Inflammatory Bowel Disease (Crohn's Disease and Ulcerative Colitis)
Inflammatory Bowel Disease (IBD) is comprised of two chronic inflammatory conditions of the GI tract - Crohn’s disease and ulcerative colitis. The symptoms of these two illnesses are quite similar, but the areas affected in the gastrointestinal tract (GI tract) are different. In the United States, about 1.4 million individuals have IBD.
Crohn’s disease affects the entire thickness of the bowel wall and most commonly affects the end of the small bowel (the ileum), but it may affect any part of the gastrointestinal (GI) tract, from the mouth to the anus. Ulcerative colitis only involves the innermost lining of the colon and is limited to just the large intestine. The causes of IBD are not well understood. Recent research suggests hereditary, genetics, and/or environmental factors contribute to the development of Crohn’s Disease.
While symptoms vary from patient to patient, some of the more common ones are diarrhea, rectal bleeding, urgency, abdominal pains, and bowel obstruction with vomiting and constipation. Despite the chronic nature of these two diseases, new targeted anti-inflammatory treatments hold great promise in improving the quality of life of individuals with IBD.
The IBD Center at Boston Medical Center offers specialized care to patients suffering from Crohn’s Disease or Ulcerative Colitis. Renowned physicians and medical staff work together to provide advanced ongoing care to help patients manage their conditions. The multidisciplinary approach includes physicians, nurse practitioners, gastroenterologist, surgeons, radiologists, pathologists, rheumatologists, psychiatrists, obstetrics and gynecologists, and nutritionists.
There are a number of treatment options for Crohn’s Disease and Ulcerative Colitis. These include lifestyle modifications, medication, and the following:
Patients with an ileostomy have a surgically-created opening in their abdomen referred to as a stoma. The small intestine (ileum) connects to the opening, and stool passes out of this opening into a bag worn outside the body. The bag is periodically emptied or replaced.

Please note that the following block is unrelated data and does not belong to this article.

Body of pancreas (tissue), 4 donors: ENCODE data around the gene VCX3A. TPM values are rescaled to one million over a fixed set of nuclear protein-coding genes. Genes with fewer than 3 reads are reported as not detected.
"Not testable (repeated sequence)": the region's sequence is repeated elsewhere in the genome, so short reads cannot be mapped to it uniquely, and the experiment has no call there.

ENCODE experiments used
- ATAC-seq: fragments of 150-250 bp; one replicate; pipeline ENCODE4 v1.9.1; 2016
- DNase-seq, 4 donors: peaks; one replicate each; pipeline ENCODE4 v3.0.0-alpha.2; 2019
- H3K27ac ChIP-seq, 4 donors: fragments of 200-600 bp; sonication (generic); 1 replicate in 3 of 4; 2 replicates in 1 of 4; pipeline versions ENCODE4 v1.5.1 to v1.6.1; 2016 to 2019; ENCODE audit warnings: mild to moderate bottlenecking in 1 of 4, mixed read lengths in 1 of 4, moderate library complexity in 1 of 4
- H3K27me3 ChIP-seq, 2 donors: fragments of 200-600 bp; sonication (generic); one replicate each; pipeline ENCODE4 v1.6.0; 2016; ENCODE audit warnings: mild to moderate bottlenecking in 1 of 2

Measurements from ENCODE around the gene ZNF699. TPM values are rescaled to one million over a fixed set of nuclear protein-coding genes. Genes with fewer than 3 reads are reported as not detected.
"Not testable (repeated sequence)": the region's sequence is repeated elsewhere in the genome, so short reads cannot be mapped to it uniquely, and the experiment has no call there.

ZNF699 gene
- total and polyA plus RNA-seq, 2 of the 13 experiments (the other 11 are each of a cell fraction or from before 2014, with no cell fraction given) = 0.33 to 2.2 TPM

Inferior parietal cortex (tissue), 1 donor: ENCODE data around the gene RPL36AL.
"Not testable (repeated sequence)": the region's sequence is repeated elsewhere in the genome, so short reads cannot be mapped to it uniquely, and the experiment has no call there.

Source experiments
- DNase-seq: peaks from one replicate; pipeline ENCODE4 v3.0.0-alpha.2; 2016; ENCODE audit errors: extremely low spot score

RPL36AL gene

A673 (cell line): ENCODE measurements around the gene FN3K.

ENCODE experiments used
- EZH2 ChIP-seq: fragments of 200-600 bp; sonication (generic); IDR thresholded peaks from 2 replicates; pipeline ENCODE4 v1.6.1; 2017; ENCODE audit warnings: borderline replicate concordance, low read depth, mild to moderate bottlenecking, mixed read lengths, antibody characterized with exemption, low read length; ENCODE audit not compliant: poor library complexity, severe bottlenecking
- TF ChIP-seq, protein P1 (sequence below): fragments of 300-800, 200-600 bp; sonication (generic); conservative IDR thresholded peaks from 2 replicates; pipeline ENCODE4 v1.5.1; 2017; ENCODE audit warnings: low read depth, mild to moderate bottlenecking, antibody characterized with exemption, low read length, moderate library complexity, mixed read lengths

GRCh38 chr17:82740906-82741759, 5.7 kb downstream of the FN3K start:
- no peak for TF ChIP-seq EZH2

Ileal Pouch-Anal Anastomosis (IPAA)
The ileal pouch-anal anastomosis (IPAA) is a procedure developed in the 1980s that eliminates the need for a permanent stoma. During IPAA surgery, the patient's large bowel is removed, and the small bowel is connected to the anus. The last few inches of the small bowel are used to create an internal pouch which serves the function of a rectum. By preserving the anus and creating a new storage place for stool, patients are able to maintain control over their bowel habits and can continue to eliminate waste through the anus.
IPAA is commonly performed in two steps and requires a temporary ileostomy (stoma) for the time between the two separate surgeries.
During the first operation, both the colon and rectum are removed, and a pouch is created by folding back the final segment of the small intestine. After the pouch is created, the patient will have an ileostomy for approximately two months, which allows time for the bowel and newly-formed pouch to heal.
During the second operation the ileostomy is reversed (closed). The pouch will now act as the storage area for stool. Conscious control of the muscles in the anus is retained, allowing the patient to eliminate stool normally. After the IPAA procedure is complete, patient will usually have 4 to 6 bowel movements per day. While this frequency is still more than individuals with a healthy large intestine and rectum, it is manageable and generally does not interfere with daily life.
Over the last 30 years, IPAA has become the surgical treatment of choice for patients with ulcerative colitis and familial adenomatous polyposis. During this time, surgeons at BMC have performed over 850 ileal pouch-anal anastomosis procedures. Most of the IPAA surgeries performed are done in two stages, requiring the use of a temporary diverting loop ileostomy. This allows time for the anastomosis to heal before stool is passed through it.
Infusion therapy involves the administration of medication through a needle or catheter.
Meaning through tiny incisions in the abdomen. A thin, lighted tube called laparoscope, as well as other surgical tools, are inserted through these incisions to allow the surgeon to work on the esophagus.